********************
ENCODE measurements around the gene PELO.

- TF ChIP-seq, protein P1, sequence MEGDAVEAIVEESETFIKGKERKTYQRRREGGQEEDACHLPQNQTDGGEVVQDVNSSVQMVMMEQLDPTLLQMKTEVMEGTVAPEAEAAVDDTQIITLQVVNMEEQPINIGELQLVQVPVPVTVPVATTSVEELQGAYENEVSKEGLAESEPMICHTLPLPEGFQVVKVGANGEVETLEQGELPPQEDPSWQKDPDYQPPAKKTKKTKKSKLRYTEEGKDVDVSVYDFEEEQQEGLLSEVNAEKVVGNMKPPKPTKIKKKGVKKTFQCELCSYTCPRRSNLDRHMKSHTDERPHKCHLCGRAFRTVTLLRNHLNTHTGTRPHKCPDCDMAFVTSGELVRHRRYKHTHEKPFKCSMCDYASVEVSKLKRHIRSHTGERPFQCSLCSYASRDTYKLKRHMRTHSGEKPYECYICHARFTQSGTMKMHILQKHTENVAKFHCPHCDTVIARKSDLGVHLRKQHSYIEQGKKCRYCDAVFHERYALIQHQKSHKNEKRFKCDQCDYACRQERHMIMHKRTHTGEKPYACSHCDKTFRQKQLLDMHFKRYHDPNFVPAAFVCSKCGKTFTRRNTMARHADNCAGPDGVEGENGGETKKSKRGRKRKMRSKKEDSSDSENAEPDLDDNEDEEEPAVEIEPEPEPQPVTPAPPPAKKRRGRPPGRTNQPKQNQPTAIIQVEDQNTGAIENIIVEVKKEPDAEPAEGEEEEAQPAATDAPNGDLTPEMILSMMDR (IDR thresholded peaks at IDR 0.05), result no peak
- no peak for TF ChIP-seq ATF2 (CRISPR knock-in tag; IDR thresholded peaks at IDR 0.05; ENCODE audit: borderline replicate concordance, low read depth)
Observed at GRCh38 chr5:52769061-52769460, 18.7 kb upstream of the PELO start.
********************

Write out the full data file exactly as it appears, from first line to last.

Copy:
ENCODE measurements around the gene PELO.

- TF ChIP-seq, protein P1, sequence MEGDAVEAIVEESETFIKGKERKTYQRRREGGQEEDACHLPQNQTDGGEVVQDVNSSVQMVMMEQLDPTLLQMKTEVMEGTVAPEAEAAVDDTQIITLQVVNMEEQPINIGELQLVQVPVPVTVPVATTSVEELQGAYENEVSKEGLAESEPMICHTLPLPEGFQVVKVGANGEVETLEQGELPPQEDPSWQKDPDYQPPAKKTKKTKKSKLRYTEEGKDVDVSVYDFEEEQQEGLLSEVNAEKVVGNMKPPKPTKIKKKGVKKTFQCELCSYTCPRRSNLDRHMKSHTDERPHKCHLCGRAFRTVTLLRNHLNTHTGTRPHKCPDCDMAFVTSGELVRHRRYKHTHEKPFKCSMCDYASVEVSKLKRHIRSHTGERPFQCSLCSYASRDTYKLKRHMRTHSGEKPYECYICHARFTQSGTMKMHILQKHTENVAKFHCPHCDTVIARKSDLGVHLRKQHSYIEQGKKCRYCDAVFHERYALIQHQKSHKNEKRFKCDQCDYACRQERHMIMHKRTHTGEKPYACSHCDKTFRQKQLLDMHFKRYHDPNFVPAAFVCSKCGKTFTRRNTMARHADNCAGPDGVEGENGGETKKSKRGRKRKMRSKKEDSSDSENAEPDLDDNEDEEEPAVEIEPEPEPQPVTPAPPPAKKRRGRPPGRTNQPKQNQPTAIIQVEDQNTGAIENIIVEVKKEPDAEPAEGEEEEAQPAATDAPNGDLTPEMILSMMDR (IDR thresholded peaks at IDR 0.05), result no peak
- no peak for TF ChIP-seq ATF2 (CRISPR knock-in tag; IDR thresholded peaks at IDR 0.05; ENCODE audit: borderline replicate concordance, low read depth)
Observed at GRCh38 chr5:52769061-52769460, 18.7 kb upstream of the PELO start.